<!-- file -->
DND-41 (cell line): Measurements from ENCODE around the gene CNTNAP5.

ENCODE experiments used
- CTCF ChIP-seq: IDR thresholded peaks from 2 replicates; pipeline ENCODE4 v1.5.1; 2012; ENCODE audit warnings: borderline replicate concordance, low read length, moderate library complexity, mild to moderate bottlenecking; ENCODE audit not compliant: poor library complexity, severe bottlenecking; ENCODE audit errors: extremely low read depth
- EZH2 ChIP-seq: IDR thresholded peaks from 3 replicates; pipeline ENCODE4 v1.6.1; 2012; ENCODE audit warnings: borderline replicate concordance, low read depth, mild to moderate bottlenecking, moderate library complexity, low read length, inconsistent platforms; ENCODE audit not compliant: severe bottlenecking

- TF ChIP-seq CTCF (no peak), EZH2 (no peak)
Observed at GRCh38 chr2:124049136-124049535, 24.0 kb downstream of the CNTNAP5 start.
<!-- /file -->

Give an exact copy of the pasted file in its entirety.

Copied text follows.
DND-41 (cell line): Measurements from ENCODE around the gene CNTNAP5.

ENCODE experiments used
- CTCF ChIP-seq: IDR thresholded peaks from 2 replicates; pipeline ENCODE4 v1.5.1; 2012; ENCODE audit warnings: borderline replicate concordance, low read length, moderate library complexity, mild to moderate bottlenecking; ENCODE audit not compliant: poor library complexity, severe bottlenecking; ENCODE audit errors: extremely low read depth
- EZH2 ChIP-seq: IDR thresholded peaks from 3 replicates; pipeline ENCODE4 v1.6.1; 2012; ENCODE audit warnings: borderline replicate concordance, low read depth, mild to moderate bottlenecking, moderate library complexity, low read length, inconsistent platforms; ENCODE audit not compliant: severe bottlenecking

- TF ChIP-seq CTCF (no peak), EZH2 (no peak)
Observed at GRCh38 chr2:124049136-124049535, 24.0 kb downstream of the CNTNAP5 start.